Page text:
Over 40 percent of the school districts within Northwest Area Education Agency’s (AEA) territory have implemented, or are currently implementing, a practice called Authentic Intellectual Work, or AIW. This means that 500 teachers and administrators have signed on to take their students’ learning to a higher level through original (authentic) application of knowledge and skills, rather than routine use of facts and procedures.

Katy Evenson, instructional coach at Northwest AEA, is leading the efforts with the assistance of nearly two dozen other AEA employees to improve the quality of teaching to help students learn.

Several research studies regarding Authentic Intellectual Work have been conducted since the 1990s.  The study of this type of student learning has continued over the years and was originally started by Dr. Fred Newman during his tenure as the director of the National Center on Organization and Restructuring Schools at the University of Wisconsin-Madison. These studies indicate that higher levels of authentic instruction translate into higher student achievement, not only on standardized tests, but also on authentic assessments.  

The professional development for AIW aims to enable students to
•    develop higher order thinking;
•    demonstrate complex understanding of significant disciplinary concepts; and
•    engage in work that has meaning and value beyond school.

The Authentic Intellectual Work framework provides a structure for collaborative teacher teams to analyze tasks assigned to students, instruction that students receive and student performance.  The framework sets standards for teaching academic subjects that:
•    maximize expectations of intellectual rigor for all students;
•    increase student interest in academic work;
•    support teachers’ taking time to teach for in-depth understanding rather than superficial coverage of material;
•    provide a common conception of student intellectual work that promotes professional community among teachers of different grade levels and subjects; and
•    most importantly, equip students to address the complex intellectual challenges of work, civic participation, and managing personal affairs in the contemporary world.   (Newmann et al., 2007, p. vii)

According to a Northwest AEA AIW brochure, “Successful implementation of the Iowa Core will rely on effective instruction and assessment practices that lead to deep conceptual understanding through intellectually rigorous and relevant learning opportunities, appropriately differentiated for diverse learners.”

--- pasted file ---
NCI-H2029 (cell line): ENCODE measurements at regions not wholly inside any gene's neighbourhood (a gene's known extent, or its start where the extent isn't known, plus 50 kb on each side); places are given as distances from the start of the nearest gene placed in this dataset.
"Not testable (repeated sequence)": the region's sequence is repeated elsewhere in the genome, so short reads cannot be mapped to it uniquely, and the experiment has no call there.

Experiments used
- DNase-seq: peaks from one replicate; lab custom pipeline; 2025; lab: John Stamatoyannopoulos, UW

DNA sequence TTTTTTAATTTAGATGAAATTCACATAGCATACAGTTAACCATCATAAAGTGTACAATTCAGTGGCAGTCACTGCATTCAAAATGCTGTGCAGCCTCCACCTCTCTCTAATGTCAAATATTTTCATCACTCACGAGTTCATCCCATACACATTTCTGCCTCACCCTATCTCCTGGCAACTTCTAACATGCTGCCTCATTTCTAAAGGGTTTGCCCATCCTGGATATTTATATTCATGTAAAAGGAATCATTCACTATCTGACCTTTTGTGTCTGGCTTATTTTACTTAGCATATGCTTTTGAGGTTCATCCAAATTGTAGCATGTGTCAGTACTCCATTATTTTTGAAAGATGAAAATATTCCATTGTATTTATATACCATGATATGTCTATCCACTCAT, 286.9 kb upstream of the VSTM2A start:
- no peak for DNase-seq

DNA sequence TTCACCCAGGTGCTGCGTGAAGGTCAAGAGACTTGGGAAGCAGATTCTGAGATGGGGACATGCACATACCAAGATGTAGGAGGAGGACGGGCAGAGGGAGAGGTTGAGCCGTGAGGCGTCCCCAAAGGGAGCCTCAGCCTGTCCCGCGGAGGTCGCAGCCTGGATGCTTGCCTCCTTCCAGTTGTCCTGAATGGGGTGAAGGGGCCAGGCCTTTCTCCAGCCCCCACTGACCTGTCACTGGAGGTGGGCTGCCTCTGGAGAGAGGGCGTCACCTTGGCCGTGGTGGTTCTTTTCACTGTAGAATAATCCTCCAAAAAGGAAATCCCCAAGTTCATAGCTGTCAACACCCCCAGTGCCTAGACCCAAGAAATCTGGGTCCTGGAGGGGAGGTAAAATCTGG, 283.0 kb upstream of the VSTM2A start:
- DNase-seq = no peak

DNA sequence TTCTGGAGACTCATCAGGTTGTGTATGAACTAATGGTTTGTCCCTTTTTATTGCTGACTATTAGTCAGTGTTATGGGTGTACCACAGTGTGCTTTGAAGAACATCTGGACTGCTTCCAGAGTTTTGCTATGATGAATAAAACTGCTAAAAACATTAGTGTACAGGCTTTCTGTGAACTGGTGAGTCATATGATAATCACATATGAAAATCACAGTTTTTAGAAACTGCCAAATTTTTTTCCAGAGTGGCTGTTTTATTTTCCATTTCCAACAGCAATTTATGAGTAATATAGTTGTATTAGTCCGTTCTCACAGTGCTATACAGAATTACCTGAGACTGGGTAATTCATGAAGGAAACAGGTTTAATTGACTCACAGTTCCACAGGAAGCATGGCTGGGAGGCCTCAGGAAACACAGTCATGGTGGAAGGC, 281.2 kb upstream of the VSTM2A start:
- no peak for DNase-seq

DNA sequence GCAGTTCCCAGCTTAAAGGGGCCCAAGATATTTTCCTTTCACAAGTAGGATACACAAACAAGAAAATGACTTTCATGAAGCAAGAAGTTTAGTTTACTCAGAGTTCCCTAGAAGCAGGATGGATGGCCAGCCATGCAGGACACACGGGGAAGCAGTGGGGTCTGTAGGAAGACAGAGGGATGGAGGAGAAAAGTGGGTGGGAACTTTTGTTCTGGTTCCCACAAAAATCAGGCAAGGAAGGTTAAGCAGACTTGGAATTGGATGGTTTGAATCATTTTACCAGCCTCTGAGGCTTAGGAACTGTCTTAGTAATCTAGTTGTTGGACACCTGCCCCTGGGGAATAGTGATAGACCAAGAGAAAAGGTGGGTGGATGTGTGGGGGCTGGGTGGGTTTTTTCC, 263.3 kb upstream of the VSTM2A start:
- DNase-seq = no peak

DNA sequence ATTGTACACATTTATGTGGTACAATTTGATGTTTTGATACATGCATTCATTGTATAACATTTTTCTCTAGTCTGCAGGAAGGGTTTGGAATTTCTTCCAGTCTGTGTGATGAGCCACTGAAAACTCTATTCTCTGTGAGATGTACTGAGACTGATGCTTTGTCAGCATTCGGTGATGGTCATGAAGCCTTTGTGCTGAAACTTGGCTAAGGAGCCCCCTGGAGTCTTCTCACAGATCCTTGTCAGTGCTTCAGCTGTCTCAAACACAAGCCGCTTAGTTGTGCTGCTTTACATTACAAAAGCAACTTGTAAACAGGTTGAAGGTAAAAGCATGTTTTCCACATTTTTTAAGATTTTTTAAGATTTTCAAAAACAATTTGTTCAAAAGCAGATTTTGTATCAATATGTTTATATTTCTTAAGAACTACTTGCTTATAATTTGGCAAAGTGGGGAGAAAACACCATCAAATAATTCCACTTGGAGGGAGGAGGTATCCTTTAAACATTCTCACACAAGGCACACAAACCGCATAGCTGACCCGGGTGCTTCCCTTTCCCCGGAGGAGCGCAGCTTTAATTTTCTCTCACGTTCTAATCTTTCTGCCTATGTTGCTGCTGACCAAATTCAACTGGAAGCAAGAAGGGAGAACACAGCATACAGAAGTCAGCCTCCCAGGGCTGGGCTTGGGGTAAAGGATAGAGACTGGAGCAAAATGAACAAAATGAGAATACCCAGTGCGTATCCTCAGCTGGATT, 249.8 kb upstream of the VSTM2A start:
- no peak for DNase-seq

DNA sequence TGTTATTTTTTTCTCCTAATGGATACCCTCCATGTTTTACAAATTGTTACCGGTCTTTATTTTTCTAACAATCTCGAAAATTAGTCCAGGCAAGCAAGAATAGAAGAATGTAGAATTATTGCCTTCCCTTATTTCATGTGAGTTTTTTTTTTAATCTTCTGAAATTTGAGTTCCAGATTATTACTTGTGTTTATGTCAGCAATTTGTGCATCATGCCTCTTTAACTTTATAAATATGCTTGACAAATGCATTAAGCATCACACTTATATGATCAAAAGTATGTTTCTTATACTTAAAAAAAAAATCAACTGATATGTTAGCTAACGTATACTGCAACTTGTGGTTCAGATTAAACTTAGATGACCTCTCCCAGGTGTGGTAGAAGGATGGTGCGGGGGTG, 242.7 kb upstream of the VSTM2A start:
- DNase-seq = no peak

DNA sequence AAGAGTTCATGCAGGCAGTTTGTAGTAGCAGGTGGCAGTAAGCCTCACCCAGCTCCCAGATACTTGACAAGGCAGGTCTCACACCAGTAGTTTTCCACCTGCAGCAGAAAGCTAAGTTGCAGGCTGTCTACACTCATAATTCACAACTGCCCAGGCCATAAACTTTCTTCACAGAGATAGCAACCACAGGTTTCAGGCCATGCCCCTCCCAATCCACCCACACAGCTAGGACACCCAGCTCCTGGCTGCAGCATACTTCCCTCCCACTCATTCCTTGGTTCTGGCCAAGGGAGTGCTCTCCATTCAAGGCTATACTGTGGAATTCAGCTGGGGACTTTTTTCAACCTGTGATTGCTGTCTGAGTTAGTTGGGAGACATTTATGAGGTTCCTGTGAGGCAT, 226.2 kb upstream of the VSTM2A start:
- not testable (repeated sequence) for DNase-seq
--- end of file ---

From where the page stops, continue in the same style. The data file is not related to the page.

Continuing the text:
“AIW, with its emphasis on standards of construction of knowledge, in depth understanding through disciplined inquiry, and value beyond school, is an important framework for teachers’ professional development,” Evenson explained. “That will contribute to improvement in instruction and assessment practices to support the Iowa Core. The AIW framework also allows development of a common language and understanding of effective instruction within and between schools.”

What does all of this mean to real teachers in real schools in northwest Iowa?

"AIW gives us the opportunity to collaborate with other teachers,” says Jill Harskamp, a seventh grade language arts teacher. “I have received many new ideas from my team and have used these ideas to be a better teacher."  

Michael De Smit, a fifth grade math teacher, professes that, "AIW helps me make math real-world, which increases student involvement and engagement."

And what does this practice mean for students?

"AIW helps us to push students to think at a deeper level,” stated Joe'l Vander Waal, an eighth grade language arts teacher.

The work of the Northwest AEA AIW team was recently recognized by the Iowa Department of Education as it was named the AIW Center of Excellence. As the AIW Center for Excellence, Northwest AEA will assist other Area Education Agencies as they support AIW and Iowa Core work in their schools.  

Newmann, F.M., King, M.B., & Carmichael, D.L. (2007), Authentic instruction and assessment: Common standards for rigor and relevance in teaching academic subjects. Des Moines: Iowa Department of Education.